"And let's do a bridge, but of course, you know, with a technical vocabulary, and use the bridge linking to the museum, and make the roof also close to it, parallel to the mast of the bridge, although they are independent. Then also make the wings as a poetical element, functional because it's a brise soleil – it's shading the sun and so on – but also as a poetical element embracing with the openness and lake and the landscape, the horizon and the birds who are flying around."

You see, this was the way how this thing has been administrated. Also entering the museum, if you arrive in the garage, you have a whole way to go up. You discover the (Alexander) Calder (mobile), and then you go again up, and then you arrive into the lobby.

But if you come over from the street, it compresses you a little bit in the entrance and then opens more and more towards the hall with the opening, the lake. Then when you arrive to the end of the hall you turn back, then you see another type of roof because the roof is bivalent isn’t it.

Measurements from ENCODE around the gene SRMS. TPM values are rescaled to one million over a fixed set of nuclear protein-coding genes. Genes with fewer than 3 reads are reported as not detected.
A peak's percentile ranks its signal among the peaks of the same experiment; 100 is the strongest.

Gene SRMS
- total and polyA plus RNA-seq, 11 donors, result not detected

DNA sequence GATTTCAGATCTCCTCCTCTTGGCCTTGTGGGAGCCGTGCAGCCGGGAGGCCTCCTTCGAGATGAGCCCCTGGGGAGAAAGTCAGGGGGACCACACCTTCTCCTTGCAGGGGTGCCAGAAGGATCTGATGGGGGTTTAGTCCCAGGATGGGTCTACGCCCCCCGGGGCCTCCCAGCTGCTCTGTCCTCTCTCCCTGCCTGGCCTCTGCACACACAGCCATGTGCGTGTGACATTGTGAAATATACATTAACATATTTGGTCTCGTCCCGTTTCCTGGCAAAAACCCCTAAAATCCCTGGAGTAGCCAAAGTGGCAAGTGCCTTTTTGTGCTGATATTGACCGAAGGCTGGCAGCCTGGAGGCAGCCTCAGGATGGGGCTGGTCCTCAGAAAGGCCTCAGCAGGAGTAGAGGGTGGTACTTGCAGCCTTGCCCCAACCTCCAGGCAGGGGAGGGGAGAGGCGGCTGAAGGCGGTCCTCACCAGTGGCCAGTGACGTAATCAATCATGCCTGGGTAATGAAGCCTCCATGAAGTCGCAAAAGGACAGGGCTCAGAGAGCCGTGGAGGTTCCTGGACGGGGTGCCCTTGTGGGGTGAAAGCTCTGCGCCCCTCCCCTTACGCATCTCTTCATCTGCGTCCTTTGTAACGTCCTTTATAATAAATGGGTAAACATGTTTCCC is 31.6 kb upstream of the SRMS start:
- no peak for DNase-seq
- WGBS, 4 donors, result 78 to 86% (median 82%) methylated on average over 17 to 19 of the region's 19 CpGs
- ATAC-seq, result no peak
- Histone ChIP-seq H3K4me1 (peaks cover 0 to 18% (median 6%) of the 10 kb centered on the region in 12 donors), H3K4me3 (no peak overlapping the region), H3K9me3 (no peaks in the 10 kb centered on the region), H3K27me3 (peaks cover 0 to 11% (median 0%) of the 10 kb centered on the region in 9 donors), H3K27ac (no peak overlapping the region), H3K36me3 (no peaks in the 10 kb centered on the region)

The Quadracci Pavilion during construction, August 1999. (PHOTOS: John Aschom, courtesy of Adam Levin)

Things like that ... these are all architectural resources that are articulated through the vocabulary of engineering, and this is the essence of the project.

I could, of course, explain to you much more, many more details, but this is the link between the two parts of the old – I mean the Saarinen War Memorial and David Kahler extension – and our pavilion, (which) here is just horizontal, as the horizon is also horizontal. Then we extend it with this canopy (to the south), and with the canopy towards the lake, a bit, you know, in the spirit of the Prairie houses of Frank Lloyd Wright that you maybe know in Oak Park, where the roofs were going in all directions.

There is also in all that a love of, let's say, so-called architectural form. The material part, you see, is engineering, isn't it?

Now, let's see about the construction. That is very important. I was very lucky because I got, first of all, an extraordinary architect, as co-architect or architect of record in David Kahler.

And David Kahler put all his heart and his wisdom and his experience, you understand, in order to deliver the building in the most perfect way. You can see it in the corners, in the form works and all that. This has been mandated by architects who have been watching here (on site).

MAM at nightX

You see that in the joints of the marble (of the floor), which is very modest, you know. Seems to be extraordinary, this marble, but I can tell you it's a modest marble. It's so well put that this is a magic thing, you see? Then it dignifies the place. And the same thing happened, you see, with all the details you can see around.